Halloween Recap: Students Host Safe Halloween for Local Community


No trick here. With fall at its peak, Manhattan College students give back by kicking off the festivities a day early for families in the community.

On a chilly Friday afternoon, as the witching hour of 4 p.m. approaches, classrooms in the Miguel and De La Salle buildings are transformed into haunted houses and arts and crafts stations for children of all ages.

Superheroes, princesses, and hundreds of other characters flood the campus with laughter, leaving traces of candy wrappers behind them. The sweet smell of Hershey’s, Reese’s, Kit Kats and other goodies fills the air.

One family of four, dressed in matching grey shark hoodies, are all smiles as the parents take a step back to watch their young children at play with the other kids. However, across the room, mother of two Dana Graham can be seen keeping a watchful eye on her two young sons. Earlier that day, her adventurous two-and-a-half year old wandered off in all the excitement.

“The students were extremely helpful and helped me find him,” Graham said. “I wish I knew the name of the young girl who brought him back to me.”

In the last few years, Riverdale residents have issued complaints of the off-campus behavior of Manhattan College students. However, this year’s Safe Halloween showed a different side of the community-college dynamic.

“I have been coming here for years and, honestly, I have never been anywhere like this,” Graham said. “My kids love it here.”

The event hosted by Kappa Delta Pi (KDP), the national education honor society at Manhattan, has something for everyone. According to Sierra Scott, a junior and member of the executive council for KDP, a lot of planning went into making this year’s Safe Halloween the best one yet.

“We passed out flyers in the surrounding schools, wrote up plans to decorate the quad, found stores to donate candy, reserved all the classrooms, and coordinated with all the other clubs on campus,” Scott said. “We are a part of this society too, and it is important that we, as students, interact with the community so that people don’t just know us as ‘the college.’”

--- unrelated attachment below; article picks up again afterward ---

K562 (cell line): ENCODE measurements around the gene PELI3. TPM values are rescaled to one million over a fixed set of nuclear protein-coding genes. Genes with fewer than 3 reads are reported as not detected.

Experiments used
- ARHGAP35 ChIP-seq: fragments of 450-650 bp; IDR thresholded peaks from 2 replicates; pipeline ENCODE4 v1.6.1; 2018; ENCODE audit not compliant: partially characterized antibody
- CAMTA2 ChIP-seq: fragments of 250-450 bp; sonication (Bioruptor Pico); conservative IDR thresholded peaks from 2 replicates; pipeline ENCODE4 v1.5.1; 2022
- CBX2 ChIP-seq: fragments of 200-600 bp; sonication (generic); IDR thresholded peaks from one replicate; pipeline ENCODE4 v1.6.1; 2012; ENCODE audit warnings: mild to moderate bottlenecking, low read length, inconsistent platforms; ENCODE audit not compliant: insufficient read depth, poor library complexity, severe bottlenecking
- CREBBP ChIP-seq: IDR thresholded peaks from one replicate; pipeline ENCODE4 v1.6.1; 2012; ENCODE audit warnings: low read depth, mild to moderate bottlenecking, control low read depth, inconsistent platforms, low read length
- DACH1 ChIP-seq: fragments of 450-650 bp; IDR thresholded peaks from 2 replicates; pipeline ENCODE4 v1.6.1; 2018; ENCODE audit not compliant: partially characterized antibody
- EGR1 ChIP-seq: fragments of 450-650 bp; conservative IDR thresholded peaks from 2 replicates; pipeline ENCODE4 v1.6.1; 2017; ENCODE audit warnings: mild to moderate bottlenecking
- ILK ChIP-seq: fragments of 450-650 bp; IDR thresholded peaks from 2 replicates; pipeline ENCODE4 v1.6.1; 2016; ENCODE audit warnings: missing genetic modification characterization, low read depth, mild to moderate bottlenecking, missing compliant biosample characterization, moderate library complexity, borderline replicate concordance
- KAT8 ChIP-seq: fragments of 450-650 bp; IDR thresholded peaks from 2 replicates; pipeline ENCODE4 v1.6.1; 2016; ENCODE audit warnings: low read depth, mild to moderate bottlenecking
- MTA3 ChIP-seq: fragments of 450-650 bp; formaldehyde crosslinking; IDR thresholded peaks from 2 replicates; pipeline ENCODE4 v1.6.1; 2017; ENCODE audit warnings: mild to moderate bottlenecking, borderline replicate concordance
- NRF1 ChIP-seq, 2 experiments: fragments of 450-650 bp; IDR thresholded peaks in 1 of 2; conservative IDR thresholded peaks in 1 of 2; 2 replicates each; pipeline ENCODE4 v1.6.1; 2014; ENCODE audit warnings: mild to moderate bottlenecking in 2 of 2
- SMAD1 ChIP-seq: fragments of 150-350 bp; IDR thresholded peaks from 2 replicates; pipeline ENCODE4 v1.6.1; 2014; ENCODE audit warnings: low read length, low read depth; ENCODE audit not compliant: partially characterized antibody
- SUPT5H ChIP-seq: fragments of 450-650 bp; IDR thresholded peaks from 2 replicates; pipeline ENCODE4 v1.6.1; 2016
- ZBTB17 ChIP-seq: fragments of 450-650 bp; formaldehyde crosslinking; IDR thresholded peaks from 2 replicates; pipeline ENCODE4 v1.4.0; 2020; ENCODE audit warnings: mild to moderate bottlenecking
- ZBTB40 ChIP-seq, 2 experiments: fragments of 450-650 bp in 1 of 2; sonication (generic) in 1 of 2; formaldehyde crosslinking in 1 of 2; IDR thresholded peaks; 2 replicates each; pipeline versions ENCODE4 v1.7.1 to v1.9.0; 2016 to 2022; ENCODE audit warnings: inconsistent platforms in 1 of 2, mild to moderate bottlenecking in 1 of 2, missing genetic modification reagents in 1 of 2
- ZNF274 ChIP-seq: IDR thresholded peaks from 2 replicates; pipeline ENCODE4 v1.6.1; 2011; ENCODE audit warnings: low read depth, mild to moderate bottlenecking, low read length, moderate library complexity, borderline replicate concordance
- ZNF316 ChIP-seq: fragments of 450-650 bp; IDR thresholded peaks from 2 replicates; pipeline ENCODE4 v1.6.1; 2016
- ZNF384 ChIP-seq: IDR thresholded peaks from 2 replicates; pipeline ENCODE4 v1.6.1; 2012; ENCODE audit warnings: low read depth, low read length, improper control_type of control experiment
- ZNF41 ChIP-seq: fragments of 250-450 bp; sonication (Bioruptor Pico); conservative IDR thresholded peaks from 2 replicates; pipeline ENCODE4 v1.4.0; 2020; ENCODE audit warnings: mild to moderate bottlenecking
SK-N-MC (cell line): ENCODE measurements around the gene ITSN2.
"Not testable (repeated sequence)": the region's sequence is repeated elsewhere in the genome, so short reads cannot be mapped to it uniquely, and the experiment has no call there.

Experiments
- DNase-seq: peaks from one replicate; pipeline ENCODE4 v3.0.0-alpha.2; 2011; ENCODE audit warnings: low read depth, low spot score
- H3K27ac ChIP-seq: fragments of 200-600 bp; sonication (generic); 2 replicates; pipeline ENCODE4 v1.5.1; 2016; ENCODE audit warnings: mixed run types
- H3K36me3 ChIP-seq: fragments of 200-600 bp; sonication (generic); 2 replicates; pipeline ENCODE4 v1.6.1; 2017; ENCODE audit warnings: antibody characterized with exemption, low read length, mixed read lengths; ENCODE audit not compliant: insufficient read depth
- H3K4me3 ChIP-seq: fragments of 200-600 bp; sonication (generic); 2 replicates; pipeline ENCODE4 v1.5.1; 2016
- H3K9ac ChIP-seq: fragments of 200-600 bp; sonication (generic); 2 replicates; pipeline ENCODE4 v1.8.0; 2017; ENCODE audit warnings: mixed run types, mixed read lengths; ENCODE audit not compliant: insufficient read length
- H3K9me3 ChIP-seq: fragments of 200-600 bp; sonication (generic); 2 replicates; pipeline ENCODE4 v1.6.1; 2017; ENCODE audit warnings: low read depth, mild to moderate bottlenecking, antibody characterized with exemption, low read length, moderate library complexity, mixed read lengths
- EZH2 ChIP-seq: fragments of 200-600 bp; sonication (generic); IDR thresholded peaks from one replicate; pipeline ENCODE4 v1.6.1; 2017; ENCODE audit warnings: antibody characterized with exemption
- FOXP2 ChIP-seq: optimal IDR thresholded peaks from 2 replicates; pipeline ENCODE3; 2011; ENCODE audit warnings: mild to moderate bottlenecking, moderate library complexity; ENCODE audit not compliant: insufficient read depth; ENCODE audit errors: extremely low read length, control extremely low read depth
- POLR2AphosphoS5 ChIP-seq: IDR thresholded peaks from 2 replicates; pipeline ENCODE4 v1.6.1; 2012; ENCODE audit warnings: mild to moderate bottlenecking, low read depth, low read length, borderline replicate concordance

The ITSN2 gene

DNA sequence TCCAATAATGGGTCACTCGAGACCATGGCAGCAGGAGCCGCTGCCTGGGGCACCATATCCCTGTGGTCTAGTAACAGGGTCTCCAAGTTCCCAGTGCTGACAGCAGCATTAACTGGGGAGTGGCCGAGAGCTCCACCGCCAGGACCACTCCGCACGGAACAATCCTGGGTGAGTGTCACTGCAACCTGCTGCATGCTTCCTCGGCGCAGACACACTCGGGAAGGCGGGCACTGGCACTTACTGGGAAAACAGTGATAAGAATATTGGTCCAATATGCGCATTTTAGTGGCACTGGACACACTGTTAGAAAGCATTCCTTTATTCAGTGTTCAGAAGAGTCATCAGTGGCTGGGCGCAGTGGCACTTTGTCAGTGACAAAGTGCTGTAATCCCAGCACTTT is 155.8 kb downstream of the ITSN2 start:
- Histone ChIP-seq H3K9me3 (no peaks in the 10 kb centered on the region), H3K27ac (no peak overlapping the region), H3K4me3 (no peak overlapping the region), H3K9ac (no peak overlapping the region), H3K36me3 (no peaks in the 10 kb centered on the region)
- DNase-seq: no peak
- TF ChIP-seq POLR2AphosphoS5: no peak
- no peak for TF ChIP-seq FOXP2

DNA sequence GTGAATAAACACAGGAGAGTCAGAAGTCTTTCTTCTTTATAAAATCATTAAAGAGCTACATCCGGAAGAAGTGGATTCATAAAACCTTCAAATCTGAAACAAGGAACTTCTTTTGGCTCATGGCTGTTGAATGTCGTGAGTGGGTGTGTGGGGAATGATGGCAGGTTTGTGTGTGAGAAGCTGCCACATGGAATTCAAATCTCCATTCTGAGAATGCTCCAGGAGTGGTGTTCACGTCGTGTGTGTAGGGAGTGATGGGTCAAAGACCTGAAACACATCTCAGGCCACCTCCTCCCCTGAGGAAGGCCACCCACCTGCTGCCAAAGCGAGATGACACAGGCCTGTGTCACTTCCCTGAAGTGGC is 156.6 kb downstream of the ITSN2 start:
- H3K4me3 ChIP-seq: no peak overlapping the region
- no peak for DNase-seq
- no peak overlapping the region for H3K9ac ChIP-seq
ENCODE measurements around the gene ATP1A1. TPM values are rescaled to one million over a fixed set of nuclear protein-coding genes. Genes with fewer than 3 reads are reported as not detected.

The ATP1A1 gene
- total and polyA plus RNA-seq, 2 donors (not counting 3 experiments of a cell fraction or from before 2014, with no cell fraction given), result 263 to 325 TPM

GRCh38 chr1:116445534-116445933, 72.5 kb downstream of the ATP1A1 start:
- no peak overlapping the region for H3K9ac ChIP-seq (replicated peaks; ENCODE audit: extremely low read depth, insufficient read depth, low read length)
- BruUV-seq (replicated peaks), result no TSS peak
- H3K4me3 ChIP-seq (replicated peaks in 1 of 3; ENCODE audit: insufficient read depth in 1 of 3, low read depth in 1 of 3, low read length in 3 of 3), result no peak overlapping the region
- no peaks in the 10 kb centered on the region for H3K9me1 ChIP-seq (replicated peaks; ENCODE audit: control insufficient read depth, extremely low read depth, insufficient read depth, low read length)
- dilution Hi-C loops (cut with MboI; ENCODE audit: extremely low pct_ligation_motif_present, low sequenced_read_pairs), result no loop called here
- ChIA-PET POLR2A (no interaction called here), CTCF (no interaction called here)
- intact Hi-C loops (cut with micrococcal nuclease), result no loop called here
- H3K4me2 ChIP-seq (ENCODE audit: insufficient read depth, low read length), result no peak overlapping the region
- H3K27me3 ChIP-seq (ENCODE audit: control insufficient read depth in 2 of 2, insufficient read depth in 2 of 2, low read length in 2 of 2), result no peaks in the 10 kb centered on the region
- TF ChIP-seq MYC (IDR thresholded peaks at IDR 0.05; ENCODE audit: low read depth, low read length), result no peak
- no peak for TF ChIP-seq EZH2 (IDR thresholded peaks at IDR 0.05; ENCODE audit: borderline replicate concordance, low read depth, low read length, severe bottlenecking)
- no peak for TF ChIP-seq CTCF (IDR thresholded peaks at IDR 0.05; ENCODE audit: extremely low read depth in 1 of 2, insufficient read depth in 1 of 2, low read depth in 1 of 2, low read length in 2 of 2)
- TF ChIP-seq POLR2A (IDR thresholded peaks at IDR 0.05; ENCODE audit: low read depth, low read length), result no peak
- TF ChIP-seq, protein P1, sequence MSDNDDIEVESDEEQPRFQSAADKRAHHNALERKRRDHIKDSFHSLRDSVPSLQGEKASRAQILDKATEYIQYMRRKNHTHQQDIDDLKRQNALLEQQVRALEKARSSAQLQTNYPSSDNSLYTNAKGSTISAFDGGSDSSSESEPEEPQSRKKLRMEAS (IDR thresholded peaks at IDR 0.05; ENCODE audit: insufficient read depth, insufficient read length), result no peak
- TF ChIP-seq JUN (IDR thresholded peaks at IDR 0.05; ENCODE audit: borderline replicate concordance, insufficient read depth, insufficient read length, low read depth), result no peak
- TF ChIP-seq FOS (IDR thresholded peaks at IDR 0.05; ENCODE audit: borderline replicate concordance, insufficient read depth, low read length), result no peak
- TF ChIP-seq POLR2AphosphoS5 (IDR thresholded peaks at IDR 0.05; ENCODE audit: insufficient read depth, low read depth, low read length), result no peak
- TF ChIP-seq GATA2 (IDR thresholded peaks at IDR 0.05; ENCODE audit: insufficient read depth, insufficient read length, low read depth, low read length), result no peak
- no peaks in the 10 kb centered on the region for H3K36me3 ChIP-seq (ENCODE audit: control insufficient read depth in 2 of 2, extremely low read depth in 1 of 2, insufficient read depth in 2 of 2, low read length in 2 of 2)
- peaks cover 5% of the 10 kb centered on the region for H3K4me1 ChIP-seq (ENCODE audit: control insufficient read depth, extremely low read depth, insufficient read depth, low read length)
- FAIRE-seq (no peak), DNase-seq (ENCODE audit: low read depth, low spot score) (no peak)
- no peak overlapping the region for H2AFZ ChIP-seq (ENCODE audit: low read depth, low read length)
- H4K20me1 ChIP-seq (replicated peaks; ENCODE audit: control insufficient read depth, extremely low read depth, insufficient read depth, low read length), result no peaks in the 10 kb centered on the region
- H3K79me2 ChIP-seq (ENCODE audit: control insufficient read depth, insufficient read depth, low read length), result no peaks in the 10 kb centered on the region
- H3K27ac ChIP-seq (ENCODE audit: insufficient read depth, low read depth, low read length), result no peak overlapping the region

Kids can be seen clinging to their mothers’ arm at first, but the warm and inviting nature exuding from every inch of campus is enough to entice the children away for a few minutes.

New and returning visitors alike agree that you cannot repeat this unique sense of family anywhere else. For mother of three Alexandra Villamizar, this year’s Safe Halloween was a first for her and her family.

“The kids go to tutoring here, and we have been hearing nothing but good things about the event from our friends at Ampark Neighborhood School,” she said. “As a parent there is nothing better than seeing your children happy, and my kids are very happy.”

Safe Halloween allows for families to trick-or-treat in a safe, contained environment while both adults and children become acquainted with one another.

There is no other college or university in the area that does something like this every year. According to Jocelyn Mercado, a sophomore and member of Alpha Upsilon Pi, she wishes that she had something like this growing up.

“The great thing about this is that it has everything that Halloween has to offer, but without the danger of being out on the street,” Mercado said. “I don’t live in a great place so it is nice to see a lot of the students giving back, and just being genuinely nice people.”

“It is important to be a visible example of the college’s mission statement at work,” Scott said.

Earlier this month, the event earned Manhattan’s chapter the top Award for Service at the honor society’s Biennial Convocation.

“For my kids, Safe Halloween is their Halloween,” Graham said. “It is amazing to see students bringing the whole community together, even if it is just for one night.”